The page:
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Ipswich: Man who overcame 22-year drug addiction died after overdose

PUBLISHED: 13:10 27 June 2013 | UPDATED: 13:11 27 June 2013

The Red Rose Chain is based at Gippeswyk Hall, Ipswich

The Red Rose Chain is based at Gippeswyk Hall, Ipswich

An Ipswich man who beat his 22-year drug addiction and starred in a play warning of substance abuse died after taking an overdose, an inquest heard.

Officers found the body of Stephen Whyte at his home in Hawthorn Drive, Ipswich, on February 10.

The court heard no-one had been in contact with the 44-year-old for a “short while” and his family called police after becoming concerned for his welfare.

Officers discovered his body in his lounge after breaking down the front door when there was no response.

A toxicology report revealed prescription drugs – including anti-depressants – and a small amount of alcohol were found in his system when he died.

There were no suspicious circumstances surrounding his death, but there was evidence of recent drug use.

A statement from his brother Ian was read at Friday’s inquest, held at IP-City Centre, Bath Street, Ipswich.

He said Mr Whyte had previously used drugs, which had concerned him, but he thought his brother was now clean.

“He was fine the last time I saw him. He was enjoying his work,” his statement added.

The court was told Mr Whyte, born in Paisley, Scotland, joined Ipswich theatre company Red Rose Chain after apparently overcoming his drug abuse.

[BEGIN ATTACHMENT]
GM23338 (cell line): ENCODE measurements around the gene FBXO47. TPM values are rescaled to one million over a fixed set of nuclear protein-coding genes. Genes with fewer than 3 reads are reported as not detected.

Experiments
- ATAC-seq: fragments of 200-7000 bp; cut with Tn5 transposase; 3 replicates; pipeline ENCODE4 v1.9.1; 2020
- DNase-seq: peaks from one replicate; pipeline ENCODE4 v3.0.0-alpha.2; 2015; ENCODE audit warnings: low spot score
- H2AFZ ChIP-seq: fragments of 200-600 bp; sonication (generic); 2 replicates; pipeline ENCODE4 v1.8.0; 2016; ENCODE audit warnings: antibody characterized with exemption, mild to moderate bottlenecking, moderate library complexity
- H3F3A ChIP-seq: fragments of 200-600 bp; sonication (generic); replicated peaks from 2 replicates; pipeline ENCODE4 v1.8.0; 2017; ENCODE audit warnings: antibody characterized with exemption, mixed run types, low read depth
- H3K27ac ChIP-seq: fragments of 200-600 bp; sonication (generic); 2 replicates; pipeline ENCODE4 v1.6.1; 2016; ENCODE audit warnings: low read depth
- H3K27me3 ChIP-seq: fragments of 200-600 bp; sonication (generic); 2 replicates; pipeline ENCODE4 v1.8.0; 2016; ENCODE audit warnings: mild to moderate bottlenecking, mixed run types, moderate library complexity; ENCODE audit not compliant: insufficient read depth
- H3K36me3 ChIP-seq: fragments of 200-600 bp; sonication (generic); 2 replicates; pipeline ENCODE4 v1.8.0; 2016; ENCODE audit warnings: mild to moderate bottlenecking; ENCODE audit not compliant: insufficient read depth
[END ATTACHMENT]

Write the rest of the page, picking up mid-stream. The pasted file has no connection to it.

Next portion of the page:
The court was told he started out as a volunteer, before finding employment as a technician and eventually becoming the full-time production manager.

He then moved on to the stage and performed in front of more than 5,000 people in an educational play about drug addiction last year.

“He was brilliant and very brave”, said a Red Rose Chain statement, which was read out at the inquest.

“He was the life and soul of the company.”

It added he had recovered from his 22-year drug addiction and had been clean for three years, giving up smoking in the process.

The statement spoke of “shock” among workers after they learned Mr Whyte had died.

Recording a verdict that he took his own life, Greater Suffolk Coroner Peter Dean said: “Clearly, despite efforts made, there were difficulties in his personal life and he made the decision sadly to take his own life.

“He clearly understood the consequences of his actions.”

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